Option B is the story of how Sheryl Sandberg was able to recover after the sudden and tragic death of her husband, Dave Goldberg. Her friend, Adam Grant, guided her by teaching her to build her resilience muscle; finding strength in adversity. The book combines Sandberg's personal insights and raw grief with Grant's research to make a compelling case for the capacity of the human spirit to persevere and even rediscover joy. 


Author: Barbara Frederickson

A pioneer in the field of positive psychology, Frederickson provides the tools needed to have a more vibrant life through her broaden and build theory of positivity and a process she calls the "upward spiral."  She outlines her top ten positive emotions and proposes that we aim to build on our positive emotions to counteract our natural tendency towards negativity. 


Author: Dan Ariely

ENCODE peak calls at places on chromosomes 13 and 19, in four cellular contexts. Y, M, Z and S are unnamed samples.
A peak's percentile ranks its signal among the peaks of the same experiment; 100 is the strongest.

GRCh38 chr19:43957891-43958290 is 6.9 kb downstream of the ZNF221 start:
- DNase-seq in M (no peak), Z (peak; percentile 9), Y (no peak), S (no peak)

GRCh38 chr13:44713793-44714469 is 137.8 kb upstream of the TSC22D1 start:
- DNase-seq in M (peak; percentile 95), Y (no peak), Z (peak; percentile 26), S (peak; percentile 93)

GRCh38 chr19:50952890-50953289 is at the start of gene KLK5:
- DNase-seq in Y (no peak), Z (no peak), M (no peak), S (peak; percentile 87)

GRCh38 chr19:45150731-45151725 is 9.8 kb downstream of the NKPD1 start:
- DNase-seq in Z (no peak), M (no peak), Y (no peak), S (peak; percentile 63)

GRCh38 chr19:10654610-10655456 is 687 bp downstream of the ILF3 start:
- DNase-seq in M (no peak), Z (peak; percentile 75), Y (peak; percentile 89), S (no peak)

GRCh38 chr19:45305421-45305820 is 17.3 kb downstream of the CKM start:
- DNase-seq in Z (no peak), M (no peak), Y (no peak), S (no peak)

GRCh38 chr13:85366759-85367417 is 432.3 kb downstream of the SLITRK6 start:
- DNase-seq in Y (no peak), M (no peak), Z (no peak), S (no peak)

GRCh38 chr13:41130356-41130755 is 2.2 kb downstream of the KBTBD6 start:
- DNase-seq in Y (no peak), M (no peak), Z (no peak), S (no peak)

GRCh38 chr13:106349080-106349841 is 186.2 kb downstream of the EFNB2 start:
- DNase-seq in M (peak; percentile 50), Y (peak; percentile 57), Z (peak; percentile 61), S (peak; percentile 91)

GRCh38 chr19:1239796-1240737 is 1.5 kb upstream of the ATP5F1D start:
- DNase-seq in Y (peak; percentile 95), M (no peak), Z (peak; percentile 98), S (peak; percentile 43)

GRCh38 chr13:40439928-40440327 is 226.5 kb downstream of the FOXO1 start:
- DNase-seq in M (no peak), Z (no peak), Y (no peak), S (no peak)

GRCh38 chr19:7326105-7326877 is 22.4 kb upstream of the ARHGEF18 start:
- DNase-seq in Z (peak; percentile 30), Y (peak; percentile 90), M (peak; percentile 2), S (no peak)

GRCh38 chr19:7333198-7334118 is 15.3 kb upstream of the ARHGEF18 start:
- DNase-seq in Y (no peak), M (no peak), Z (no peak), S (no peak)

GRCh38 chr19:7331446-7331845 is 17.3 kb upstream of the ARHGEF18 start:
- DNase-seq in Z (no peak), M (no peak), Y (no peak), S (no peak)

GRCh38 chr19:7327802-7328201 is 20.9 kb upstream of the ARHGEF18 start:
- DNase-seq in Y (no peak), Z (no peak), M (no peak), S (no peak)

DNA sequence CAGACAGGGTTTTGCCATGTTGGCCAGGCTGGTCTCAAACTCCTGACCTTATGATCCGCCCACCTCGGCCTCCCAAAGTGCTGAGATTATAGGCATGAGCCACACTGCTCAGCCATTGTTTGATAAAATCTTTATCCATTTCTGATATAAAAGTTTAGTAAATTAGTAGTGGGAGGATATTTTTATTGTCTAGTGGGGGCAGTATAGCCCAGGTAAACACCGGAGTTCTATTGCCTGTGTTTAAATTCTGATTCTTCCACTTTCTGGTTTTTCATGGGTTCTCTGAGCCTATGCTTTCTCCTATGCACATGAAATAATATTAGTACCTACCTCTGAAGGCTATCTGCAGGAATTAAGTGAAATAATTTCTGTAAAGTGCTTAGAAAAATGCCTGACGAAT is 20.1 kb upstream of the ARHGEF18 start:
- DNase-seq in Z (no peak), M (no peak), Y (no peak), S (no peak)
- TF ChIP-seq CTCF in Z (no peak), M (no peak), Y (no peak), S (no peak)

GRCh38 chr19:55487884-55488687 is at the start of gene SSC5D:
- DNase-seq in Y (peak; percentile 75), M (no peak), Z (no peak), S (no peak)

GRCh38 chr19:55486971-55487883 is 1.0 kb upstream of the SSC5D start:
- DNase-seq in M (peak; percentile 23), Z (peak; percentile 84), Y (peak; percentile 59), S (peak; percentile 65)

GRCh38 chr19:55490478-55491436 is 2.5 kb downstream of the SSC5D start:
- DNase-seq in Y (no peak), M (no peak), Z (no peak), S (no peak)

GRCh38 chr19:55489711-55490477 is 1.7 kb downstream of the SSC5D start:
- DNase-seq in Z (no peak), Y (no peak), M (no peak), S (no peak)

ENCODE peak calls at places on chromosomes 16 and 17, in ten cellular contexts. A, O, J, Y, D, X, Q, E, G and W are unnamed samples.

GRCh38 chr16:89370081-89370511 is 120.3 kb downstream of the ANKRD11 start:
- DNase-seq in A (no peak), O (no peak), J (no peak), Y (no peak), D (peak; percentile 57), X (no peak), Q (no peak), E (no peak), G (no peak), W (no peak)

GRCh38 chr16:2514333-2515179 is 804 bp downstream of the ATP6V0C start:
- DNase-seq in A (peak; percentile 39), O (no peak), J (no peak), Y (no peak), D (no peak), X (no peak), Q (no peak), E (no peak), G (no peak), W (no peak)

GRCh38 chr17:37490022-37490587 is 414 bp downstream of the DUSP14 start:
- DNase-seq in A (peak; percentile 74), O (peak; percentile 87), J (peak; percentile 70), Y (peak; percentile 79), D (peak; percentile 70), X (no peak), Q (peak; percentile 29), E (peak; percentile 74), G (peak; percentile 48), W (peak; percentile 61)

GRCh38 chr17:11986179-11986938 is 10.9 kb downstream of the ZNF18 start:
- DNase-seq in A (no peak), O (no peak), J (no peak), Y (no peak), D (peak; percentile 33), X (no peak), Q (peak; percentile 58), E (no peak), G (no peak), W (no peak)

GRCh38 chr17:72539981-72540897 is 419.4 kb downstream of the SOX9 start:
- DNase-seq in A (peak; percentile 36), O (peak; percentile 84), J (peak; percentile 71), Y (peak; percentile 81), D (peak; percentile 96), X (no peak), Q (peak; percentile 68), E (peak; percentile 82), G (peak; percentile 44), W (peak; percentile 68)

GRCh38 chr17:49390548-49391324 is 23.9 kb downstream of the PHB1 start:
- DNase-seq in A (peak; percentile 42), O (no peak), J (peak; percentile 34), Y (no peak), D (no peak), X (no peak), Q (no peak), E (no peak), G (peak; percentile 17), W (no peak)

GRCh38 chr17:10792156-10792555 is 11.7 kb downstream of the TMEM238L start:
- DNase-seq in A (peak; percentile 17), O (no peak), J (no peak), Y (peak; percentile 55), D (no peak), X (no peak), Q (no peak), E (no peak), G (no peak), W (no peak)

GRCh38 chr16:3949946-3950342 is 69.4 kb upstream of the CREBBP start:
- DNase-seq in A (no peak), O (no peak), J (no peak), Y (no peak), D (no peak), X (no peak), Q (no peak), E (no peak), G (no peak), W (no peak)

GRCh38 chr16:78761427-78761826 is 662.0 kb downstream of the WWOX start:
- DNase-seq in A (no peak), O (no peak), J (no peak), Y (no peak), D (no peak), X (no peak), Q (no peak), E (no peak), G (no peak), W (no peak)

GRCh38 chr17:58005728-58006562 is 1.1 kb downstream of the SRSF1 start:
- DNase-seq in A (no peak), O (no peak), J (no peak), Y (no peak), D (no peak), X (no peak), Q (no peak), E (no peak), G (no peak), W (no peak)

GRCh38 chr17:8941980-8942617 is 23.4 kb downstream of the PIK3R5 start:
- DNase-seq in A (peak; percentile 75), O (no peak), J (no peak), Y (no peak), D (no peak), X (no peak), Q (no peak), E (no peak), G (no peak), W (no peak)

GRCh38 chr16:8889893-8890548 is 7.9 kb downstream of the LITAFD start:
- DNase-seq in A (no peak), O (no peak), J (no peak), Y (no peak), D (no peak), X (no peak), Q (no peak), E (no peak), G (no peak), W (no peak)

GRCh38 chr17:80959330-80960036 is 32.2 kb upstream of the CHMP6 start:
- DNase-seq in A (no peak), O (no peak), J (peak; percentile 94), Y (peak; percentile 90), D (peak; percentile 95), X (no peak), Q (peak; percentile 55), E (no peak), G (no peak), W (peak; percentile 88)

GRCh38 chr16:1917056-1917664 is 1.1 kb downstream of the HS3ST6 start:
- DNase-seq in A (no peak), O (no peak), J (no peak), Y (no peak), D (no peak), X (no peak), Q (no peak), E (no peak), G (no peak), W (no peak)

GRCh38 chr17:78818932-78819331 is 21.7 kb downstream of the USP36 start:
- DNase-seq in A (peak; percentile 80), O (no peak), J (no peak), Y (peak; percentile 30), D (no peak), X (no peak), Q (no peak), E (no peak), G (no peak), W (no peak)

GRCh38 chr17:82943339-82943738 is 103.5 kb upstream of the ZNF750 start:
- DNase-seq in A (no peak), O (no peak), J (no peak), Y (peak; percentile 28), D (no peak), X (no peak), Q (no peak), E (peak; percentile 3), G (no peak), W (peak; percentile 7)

Behavioral economist, Dan Ariely uses his research to provide evidence that we are predicatble in our inability to make rational choices. According to Ariely, we consistently overpay, underestimate, and procrastinate. Our emotions play a much greater role in our decision-making than we imagine. This is truly one of my very favorite books because it made me think differently about the choices I make.


Authors: Margaret Greenberg and Senia Maymin

This is one of the few books I've read that is able to provide simple but powerful tools, based in positive psychology, that can be used in the workplace. From habit changes to asking better questions, these strategies are effective without being costly. And their suggestions are evidence based with supporting research.